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Tatu City turf wars derail multi-billion project

By Jackson Okoth | February 28th 2015 at 09:11:56 GMT +0300

An artist’s impression of Tatu City

Uncertainty hangs over Tatu City project, following an order to freeze its bank accounts. This has seen key works on the multi-billion project interrupted.

Tatu City Ltd local partners Nahashon Nyagah and Vimal Bhimji Shah, recently moved to court and obtained orders, claiming the project sponsor Stephen Jennings and foreign partners had failed to account for the money raised since the project began.

But in a swift rejoinder, Stephen Jennings claims Nyagah and Shah have not invested any cash to the project.

“I have already secured funding of $100 million (Sh91 billion) into the project so far, money that has been used to purchase the land, meet staff costs and also finance construction of various infrastructure such as water, sewerage, broadband and roads,” said Jennings.

He made these remarks yesterday at Sarova Stanley, while introducing the new Tatu City Chairman and business magnate Pius Ngugi, and acting Chief Executive Officer Eng Antony Njoroge. “We still have to meet staff costs and settle the land tax-costs. We shall have to secure funds from elsewhere, now that we cannot access the bank account,” said Jennings.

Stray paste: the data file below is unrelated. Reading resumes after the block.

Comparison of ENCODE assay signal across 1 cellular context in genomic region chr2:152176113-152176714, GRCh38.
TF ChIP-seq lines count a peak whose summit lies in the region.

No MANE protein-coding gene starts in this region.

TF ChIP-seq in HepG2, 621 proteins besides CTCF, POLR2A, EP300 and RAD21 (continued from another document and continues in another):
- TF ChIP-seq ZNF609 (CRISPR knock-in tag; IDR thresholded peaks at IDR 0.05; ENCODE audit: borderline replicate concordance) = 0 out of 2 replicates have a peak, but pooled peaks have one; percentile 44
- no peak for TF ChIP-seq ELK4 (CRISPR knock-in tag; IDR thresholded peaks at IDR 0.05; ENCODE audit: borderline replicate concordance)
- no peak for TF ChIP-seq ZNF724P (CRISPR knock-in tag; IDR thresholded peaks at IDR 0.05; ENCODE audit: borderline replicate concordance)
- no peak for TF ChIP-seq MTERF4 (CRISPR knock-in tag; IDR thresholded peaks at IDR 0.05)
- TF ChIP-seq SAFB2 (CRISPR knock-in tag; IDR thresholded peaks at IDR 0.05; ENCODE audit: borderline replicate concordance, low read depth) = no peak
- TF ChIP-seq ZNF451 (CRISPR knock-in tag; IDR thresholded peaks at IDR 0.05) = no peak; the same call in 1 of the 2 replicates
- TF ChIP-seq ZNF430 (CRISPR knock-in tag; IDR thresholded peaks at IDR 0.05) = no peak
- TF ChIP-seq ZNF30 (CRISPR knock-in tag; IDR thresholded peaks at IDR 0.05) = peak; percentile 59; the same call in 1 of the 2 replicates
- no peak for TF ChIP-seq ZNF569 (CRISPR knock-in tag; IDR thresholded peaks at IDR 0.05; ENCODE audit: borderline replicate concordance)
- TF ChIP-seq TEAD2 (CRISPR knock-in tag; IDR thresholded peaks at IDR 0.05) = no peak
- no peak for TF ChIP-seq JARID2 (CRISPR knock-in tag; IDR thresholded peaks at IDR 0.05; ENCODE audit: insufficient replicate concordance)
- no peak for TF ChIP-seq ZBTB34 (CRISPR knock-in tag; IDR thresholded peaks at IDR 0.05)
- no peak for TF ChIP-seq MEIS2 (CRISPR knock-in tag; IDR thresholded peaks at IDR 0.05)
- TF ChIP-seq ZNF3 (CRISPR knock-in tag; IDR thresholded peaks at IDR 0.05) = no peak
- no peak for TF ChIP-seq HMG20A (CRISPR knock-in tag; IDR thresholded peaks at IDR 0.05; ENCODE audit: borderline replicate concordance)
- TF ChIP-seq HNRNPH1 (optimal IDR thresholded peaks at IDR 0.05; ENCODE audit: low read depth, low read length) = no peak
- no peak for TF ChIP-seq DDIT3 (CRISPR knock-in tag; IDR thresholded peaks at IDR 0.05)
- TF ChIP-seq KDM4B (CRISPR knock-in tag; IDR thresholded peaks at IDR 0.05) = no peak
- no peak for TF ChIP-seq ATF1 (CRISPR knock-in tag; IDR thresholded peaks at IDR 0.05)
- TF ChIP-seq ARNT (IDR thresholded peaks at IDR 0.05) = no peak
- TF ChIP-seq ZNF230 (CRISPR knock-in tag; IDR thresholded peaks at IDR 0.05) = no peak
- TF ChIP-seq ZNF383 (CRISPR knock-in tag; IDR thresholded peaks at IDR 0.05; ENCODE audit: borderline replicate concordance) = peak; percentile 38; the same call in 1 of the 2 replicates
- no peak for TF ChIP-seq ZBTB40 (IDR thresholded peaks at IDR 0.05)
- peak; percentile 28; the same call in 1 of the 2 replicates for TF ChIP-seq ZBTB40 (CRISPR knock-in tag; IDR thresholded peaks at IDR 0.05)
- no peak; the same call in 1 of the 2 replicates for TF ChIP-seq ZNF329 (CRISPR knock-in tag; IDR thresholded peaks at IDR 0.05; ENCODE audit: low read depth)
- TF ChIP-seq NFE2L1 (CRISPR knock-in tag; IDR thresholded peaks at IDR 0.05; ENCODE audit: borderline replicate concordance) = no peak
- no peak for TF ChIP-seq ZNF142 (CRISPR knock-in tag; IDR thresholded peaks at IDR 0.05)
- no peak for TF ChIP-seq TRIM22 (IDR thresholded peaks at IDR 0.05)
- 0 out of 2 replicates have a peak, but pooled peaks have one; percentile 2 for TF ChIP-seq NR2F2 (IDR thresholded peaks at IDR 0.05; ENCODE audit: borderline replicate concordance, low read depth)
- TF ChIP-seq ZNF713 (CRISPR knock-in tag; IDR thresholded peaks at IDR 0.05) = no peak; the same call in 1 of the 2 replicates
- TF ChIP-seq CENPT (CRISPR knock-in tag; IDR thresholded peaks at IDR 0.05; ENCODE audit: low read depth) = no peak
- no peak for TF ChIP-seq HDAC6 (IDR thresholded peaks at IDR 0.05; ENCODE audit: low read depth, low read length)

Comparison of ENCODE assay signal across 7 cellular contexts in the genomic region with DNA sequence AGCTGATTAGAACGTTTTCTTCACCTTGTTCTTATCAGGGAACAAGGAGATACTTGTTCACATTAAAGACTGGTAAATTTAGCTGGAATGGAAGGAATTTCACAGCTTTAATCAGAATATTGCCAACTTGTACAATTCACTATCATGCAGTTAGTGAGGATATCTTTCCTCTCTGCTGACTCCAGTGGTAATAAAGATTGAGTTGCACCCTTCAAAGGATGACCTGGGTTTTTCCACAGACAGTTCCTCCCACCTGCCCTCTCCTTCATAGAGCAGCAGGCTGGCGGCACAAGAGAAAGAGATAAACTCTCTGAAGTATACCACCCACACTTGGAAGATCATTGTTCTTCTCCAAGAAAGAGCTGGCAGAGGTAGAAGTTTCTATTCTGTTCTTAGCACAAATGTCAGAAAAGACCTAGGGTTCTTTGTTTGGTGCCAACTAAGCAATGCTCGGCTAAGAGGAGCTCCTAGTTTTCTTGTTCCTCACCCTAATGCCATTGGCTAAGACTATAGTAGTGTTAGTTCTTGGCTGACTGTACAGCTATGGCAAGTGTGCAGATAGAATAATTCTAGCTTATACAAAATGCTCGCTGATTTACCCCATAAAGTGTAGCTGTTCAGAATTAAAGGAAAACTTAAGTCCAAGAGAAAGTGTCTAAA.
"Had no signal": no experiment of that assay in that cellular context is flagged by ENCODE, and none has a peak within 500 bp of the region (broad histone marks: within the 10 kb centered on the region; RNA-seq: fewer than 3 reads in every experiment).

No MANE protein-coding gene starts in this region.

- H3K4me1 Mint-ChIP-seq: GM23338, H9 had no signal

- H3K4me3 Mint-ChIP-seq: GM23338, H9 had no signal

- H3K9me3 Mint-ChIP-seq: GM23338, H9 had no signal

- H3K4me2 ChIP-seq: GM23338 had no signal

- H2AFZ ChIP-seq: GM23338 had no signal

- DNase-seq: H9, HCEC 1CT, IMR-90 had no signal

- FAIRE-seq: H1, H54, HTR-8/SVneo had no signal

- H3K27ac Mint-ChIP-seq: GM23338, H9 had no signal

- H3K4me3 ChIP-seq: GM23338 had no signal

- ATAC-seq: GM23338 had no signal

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He said the two directors are deliberately trying to derail the project after they fell out in Mauritius over a deal gone bad. “What the two are doing is a complete nuisance but this will still not stop me as the majority shareholder and our local and offshore partners from going on with the project,” said Jennings.

Racial undertones

He also denied that he was a Russian, stating that this was an inappropriate description with racial undertones. “What is happening at Tatu City is strange indeed. How can you shoot down and freeze assets or disrupt a business that you have invested in?” posed Pius Ngugi.

Ngugi also wondered who the Kenyan partners in Tatu City were working for, saying the dispute or any disagreements within the firm be resolved through the company’s board. “We are aware that international investors are merely using the two directors to fight this project. While they were paid a fee for identifying the land, they are yet to contribute any cash into the project.

In the latest round of legal battles at Tatu City, Nyagah and Shah obtained orders that have far reaching effects on the project.

Both Jennings and Ngugi refused to comment on ongoing matters before the court, expressing confidence that the matter will be determined in their favour.

Tatu City project targets residents who wish to live, work and play in a planned urban development sitting on 2,400 acres. Upon completion, it will accommodate 70,000 residents and 30,000 day visitors according to its planners.


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